How our innovation is funded

As an R&D organisation that thinks differently – our funders do too.


How our innovation is funded

As an R&D organisation that thinks differently – our funders do too.


Finding new ways to solve old, and not-so-old, problems is at the very centre of what NISAD is about, and what NISAD does.

True innovation calls for a very particular mind-set that isn’t supported by many organisations where research and development take place. It is also expensive.

How does NISAD navigate these obstacles?

Innovative mind-set: supporting collaboration over competition

Many people would expect scientists and clinicians – the two key types of people who work across the world looking for ways to reduce stress, anxiety and depression – to be very comfortable with creating new ideas; finding new ways to solve challenges.

So, it may come as a bit of a surprise, that we have found that this simply isn’t true. Most are anything but comfortable.

The reason seems to be this…

In most organisations where research takes place, there is a pervading atmosphere of competitiveness. Clever people, with new ideas, compete against one another to gain respect and promotion.

Getting people to compete against one another seems, on the surface, to be a good way to focus highly intelligent minds! But…

Although the idea of competing against your colleagues, and getting rewarded if you come up with a bigger, or better, idea than they do, initially gets the creative juices flowing, it rarely lasts. In a situation where your colleagues are, effectively, the people you are working against, you will often have a spurt of inspiration, then get to a point where you are uncertain about the next step. Then what?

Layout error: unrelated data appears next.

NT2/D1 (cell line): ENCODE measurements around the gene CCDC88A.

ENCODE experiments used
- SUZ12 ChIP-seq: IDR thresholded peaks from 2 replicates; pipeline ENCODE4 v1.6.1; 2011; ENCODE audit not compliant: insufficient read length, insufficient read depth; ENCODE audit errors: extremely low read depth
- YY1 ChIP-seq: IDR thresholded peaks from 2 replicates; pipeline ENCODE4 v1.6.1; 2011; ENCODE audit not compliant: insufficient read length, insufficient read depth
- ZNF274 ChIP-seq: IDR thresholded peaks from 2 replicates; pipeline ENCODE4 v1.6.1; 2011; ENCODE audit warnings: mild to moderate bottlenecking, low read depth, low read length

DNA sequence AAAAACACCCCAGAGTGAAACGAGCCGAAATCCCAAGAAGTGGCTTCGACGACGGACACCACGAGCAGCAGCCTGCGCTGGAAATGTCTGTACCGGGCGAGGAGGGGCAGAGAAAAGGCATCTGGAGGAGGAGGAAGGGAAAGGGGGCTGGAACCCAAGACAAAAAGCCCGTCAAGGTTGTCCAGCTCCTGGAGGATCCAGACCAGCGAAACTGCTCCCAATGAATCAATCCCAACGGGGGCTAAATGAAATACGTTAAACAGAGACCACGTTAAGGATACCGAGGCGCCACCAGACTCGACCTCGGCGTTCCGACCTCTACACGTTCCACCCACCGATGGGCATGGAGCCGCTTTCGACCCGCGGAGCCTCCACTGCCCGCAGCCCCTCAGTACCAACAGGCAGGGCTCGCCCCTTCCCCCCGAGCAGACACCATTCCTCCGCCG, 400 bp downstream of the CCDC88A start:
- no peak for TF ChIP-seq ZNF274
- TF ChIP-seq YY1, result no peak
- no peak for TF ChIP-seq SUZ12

When in competition

you are very unlikely to seek help when you need it. Secretive and suspicious, you need to make your colleagues believe that you are on top of your project, really in control, especially when you aren’t!

So, if you have scientists and clinicians working in an environment where they are competing against one another, you get a lot of ideas that look like they have potential, but never really blossom.

Ah but! Is there a case for competition?

The centuries old systems of working have largely encouraged competitiveness and combativeness within organisations. Many people working in them are wired to compete to gain rewards and status.

So, the question NISAD asked itself was “is there a way to satisfy human beings’ natural affinity to competitiveness, without having colleagues essentially fighting against one another, instead of co-operating?”

What we found was that competitiveness had, as we suspected, its uses. But that was eliminated if an R&D project that needed a team had competitiveness within itself. The competitiveness needed to be focussed outside the team.

To be honest, this isn’t rocket science. Many research organisations have discovered that they need to harness their teams’ need for competitiveness so that it doesn’t become a self-defeating, self-destructive force. Usually, this involves creating a sense of competition between the organisation and other establishments that are producing similar types of products or services. But…

We at NISAD, a charity that doesn’t really have competitors, believe there is a much better way.